15.- In fulfilment of its mission to work for reconciliation and unity, for respect for the dignity of each person and the common good (cf Lumen Gentium71), the Church continues to promote open and transparent dialogue between the different parties in society involved in socio-environmental conflicts. In this way the Church wishes to help in each case to stop the escalation of conflict, to prevent the outbreak of violence and to find a just and sustainable solution.


  16.- The Diocese of La Ceiba demands that the State, before authorizing any mining activity:

Ensures that there is prior consultation with the involvement of the representatives of the villages and communities affected in the decision-making on the potential implementation of such projects.

– Meaningful and reliable Environmental Impact Studies with the participation of the affected communities.

– The Church also demands that the State, through the mining authority, provides the population with adequate information on the results of the study.

17.- That a dialogue is opened up in the area and in the entire Department to reach a consensus on the paths towards equitable, humane and sustainable development. We support tourism in Atlántida, because of both its beaches and mountains, investment in forestry systems, fishing, agriculture and cattle production, handicrafts… Is mining the future for Atlántida? We do not think it is and we know that there is a need to find other viable alternatives, more humane and sustainable, and agreed by consensus.


 18.- The inhumane pressure to which the communities in Florida district are being subjected, particularly Nueva Esperanza, in Tela Municipality, Arizona Parish, Atlántida.

19.- The introduction of high-calibre weaponry into the district, all permitted by and in collusion with the police in the area with the purpose of silencing the voice of communities resisting the imposition by force of a project which threatens their future.

 20.- The presence of heavily armed men in the area brought in from outside the district who are threatening all those opposed to the project by acting like hired killers.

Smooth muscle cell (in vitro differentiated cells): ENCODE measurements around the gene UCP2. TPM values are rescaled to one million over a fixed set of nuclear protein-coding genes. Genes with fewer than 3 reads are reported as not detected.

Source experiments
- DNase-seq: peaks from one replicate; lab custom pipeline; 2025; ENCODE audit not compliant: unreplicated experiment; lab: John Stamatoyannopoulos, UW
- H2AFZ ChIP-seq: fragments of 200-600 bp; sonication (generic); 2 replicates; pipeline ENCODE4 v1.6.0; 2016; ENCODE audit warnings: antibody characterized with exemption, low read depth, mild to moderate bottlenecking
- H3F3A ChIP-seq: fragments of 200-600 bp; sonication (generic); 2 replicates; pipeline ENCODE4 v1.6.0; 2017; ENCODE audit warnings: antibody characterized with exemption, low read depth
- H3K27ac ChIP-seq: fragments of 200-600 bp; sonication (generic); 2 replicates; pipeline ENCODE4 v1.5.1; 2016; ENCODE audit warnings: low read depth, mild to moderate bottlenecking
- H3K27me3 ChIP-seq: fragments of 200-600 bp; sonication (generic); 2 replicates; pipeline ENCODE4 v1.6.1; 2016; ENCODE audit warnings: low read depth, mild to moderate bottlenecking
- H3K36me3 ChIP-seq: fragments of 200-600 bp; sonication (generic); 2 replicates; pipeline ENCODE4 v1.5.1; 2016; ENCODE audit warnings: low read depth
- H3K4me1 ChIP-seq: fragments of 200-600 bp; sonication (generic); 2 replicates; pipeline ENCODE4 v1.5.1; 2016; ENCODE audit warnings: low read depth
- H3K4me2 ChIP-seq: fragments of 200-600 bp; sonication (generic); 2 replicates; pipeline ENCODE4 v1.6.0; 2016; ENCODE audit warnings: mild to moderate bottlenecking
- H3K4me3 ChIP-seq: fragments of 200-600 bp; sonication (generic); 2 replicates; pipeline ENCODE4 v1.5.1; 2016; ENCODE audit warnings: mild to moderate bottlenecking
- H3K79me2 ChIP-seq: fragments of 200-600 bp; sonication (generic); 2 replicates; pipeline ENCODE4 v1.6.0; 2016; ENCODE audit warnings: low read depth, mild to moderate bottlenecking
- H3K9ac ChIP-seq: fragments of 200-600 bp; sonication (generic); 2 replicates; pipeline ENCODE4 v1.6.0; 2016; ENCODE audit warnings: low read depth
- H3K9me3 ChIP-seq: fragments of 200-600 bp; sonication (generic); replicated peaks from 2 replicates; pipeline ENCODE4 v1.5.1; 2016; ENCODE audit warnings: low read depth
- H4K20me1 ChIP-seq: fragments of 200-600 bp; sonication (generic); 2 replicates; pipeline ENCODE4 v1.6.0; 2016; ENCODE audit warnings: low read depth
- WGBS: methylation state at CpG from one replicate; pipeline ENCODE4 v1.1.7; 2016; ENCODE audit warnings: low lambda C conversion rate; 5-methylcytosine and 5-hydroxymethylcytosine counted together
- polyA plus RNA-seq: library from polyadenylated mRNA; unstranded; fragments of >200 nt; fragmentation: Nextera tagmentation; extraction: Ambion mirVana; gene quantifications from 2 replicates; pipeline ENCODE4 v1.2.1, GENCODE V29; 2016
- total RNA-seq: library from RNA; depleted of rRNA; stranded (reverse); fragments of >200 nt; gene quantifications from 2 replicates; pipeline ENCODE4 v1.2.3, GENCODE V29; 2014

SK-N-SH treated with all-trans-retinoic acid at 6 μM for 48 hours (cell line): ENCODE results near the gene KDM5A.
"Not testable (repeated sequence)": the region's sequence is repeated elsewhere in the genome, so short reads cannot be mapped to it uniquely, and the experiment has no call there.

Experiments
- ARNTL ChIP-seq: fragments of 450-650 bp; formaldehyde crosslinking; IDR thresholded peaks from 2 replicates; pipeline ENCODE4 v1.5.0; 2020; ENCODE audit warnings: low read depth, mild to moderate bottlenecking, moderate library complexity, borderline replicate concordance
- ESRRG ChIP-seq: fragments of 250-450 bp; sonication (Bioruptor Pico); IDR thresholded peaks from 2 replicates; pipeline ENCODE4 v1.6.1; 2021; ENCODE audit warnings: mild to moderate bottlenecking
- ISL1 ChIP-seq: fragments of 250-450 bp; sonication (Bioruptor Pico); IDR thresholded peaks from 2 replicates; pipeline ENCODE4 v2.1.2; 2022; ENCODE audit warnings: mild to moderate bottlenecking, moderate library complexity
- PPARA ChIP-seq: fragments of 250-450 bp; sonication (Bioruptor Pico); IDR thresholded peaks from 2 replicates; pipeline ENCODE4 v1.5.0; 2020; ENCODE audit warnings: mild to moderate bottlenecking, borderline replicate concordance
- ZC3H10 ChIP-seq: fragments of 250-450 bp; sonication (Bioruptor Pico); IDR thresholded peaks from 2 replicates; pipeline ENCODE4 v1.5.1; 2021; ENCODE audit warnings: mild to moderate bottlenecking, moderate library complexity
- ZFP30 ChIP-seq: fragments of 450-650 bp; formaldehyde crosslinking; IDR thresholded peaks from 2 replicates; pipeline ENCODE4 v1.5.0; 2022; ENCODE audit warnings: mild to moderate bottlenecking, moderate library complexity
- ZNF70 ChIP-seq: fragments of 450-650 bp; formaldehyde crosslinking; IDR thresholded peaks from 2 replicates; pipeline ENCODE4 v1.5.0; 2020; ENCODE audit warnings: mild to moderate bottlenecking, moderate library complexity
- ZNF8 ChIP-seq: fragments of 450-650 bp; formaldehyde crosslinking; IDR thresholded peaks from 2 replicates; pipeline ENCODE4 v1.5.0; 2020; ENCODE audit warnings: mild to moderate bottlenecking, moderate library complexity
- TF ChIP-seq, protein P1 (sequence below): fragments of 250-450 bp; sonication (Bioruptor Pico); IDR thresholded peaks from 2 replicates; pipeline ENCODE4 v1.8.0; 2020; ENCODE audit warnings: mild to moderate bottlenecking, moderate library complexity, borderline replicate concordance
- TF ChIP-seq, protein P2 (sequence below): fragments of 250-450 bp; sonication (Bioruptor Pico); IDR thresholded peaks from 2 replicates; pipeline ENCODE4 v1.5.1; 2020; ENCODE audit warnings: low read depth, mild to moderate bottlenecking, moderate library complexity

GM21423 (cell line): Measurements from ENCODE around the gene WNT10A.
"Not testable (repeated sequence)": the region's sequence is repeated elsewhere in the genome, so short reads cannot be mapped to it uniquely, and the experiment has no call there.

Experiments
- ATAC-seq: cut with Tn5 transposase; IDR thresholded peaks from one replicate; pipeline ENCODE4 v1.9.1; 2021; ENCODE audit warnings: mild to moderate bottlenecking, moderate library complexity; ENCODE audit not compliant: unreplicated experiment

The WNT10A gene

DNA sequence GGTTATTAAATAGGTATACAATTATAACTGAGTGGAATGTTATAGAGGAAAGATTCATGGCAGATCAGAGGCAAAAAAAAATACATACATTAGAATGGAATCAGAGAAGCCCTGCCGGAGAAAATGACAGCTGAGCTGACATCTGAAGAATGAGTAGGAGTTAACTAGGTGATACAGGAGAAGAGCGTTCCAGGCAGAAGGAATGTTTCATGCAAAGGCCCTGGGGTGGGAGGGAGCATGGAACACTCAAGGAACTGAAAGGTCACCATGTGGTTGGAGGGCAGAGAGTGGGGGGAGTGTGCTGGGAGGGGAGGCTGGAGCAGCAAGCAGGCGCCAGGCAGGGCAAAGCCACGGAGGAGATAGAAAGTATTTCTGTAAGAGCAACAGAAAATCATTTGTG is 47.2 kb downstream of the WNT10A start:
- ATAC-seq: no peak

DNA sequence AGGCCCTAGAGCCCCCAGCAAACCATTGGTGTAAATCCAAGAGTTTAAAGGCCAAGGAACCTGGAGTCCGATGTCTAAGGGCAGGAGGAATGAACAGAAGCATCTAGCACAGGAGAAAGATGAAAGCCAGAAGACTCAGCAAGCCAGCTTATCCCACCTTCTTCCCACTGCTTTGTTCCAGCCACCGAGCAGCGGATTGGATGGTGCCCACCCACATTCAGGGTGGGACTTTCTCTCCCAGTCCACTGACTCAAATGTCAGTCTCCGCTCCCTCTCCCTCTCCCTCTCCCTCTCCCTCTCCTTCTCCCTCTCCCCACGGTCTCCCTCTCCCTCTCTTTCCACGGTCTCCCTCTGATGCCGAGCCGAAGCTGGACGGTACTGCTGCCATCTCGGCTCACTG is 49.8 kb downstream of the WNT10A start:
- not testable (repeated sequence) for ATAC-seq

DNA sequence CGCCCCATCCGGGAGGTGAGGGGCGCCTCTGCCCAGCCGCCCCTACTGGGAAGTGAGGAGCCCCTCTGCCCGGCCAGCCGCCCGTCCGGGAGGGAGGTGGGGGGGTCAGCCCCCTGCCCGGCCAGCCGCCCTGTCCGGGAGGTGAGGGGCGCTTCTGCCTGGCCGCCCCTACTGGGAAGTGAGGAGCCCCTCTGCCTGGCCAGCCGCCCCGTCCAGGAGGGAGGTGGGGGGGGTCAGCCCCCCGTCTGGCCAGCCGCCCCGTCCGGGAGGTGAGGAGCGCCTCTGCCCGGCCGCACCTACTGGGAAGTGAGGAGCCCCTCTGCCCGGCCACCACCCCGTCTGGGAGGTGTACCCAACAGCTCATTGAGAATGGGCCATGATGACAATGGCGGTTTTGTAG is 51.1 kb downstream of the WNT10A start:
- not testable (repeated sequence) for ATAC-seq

21.- The threats to and pressure on community leaders who are giving us lessons in integrity and honesty with their faith and their love of life.

 22.- The strategy of divide and rule towards members of communities. The mafia-like strategies of spreading chaos and distrust between people with “informers” “eavesdroppers” etc

 23.- The defamation and threats targeted at Fr. César Espinoza and the missionary team at Arizona by unscrupulous businessmen and those groups they have influence over. As the Church of La Ceiba we support Arizona Parish’s pastoral work which is based on a commitment to the poorest, in line with the Church’s rich social doctrine, supporting communities fighting for the right to life and the common good of the population.


 24.- We do not wish the region to descend into violence…but if it does we hold responsible the businessmen who have acted impetuously and hastily, prepared to do anything to exploit the region against the will of its inhabitants, thereby demonstrating their recklessness and arrogance; those in command of the state security forces for giving orders which jeopardize the safety and lives of simple and peaceful people; the police carrying out orders to act against their own people, serving private interests, and the local authorities for failing to inform and consult the people in a transparent fashion.



We ask Saint Isidore the Farmer, lover of the land and patron saint of our diocese, and Saint Francis of Assisi to enlighten us all so that we may find the wisest solution to the problems we are facing. To them we commend ourselves.

 Issued in the city of La Ceiba on 26 June 2013

 Mons. Michael Lenihan, O.F.M

Bishop Diocese of La Ceiba

 Fr. Francisco Sánchez Argueta

Vicar General Diocese of La Ceiba

 Fr. René Flores Pineda

Chancellor Diocese of La Ceiba

Fr. Víctor Cámara Cámara

Episcopal Vicar of the Pastoral Ministry

1 Aparecida Document – Concluding Document of the Fifth General Conference of Latin American and Caribbean Bishops, which took place in Aparecida, Brazil in May 2007.

 2 Compendium of the Social Doctrine of the Church

6 Police officers specialized in riot control and special and tactical operations

7Lumen Gentium, the Dogmatic Constitution on the Church, promulgated in 1964, and one of the principal documents of the Second Vatican Council.